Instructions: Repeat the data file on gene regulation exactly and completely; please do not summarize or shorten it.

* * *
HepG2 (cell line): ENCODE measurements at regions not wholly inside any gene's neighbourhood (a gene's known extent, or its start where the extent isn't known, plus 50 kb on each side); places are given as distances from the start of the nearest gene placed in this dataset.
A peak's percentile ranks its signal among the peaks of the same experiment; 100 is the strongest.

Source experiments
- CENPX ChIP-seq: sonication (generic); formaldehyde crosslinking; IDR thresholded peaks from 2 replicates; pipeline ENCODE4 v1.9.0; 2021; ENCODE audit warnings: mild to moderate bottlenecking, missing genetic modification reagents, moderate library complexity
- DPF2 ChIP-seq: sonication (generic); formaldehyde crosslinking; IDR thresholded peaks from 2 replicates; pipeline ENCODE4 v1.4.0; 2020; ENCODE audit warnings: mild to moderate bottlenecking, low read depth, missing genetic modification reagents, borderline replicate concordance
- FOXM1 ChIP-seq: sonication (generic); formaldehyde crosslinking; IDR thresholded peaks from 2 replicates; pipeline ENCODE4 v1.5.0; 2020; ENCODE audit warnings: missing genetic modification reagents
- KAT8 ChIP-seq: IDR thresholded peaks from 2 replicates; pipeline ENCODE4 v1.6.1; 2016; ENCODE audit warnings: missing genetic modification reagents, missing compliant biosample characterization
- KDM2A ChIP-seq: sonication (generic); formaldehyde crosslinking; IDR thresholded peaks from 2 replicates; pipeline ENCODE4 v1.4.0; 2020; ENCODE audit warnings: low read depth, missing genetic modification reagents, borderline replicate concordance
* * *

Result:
HepG2 (cell line): ENCODE measurements at regions not wholly inside any gene's neighbourhood (a gene's known extent, or its start where the extent isn't known, plus 50 kb on each side); places are given as distances from the start of the nearest gene placed in this dataset.
A peak's percentile ranks its signal among the peaks of the same experiment; 100 is the strongest.

Source experiments
- CENPX ChIP-seq: sonication (generic); formaldehyde crosslinking; IDR thresholded peaks from 2 replicates; pipeline ENCODE4 v1.9.0; 2021; ENCODE audit warnings: mild to moderate bottlenecking, missing genetic modification reagents, moderate library complexity
- DPF2 ChIP-seq: sonication (generic); formaldehyde crosslinking; IDR thresholded peaks from 2 replicates; pipeline ENCODE4 v1.4.0; 2020; ENCODE audit warnings: mild to moderate bottlenecking, low read depth, missing genetic modification reagents, borderline replicate concordance
- FOXM1 ChIP-seq: sonication (generic); formaldehyde crosslinking; IDR thresholded peaks from 2 replicates; pipeline ENCODE4 v1.5.0; 2020; ENCODE audit warnings: missing genetic modification reagents
- KAT8 ChIP-seq: IDR thresholded peaks from 2 replicates; pipeline ENCODE4 v1.6.1; 2016; ENCODE audit warnings: missing genetic modification reagents, missing compliant biosample characterization
- KDM2A ChIP-seq: sonication (generic); formaldehyde crosslinking; IDR thresholded peaks from 2 replicates; pipeline ENCODE4 v1.4.0; 2020; ENCODE audit warnings: low read depth, missing genetic modification reagents, borderline replicate concordance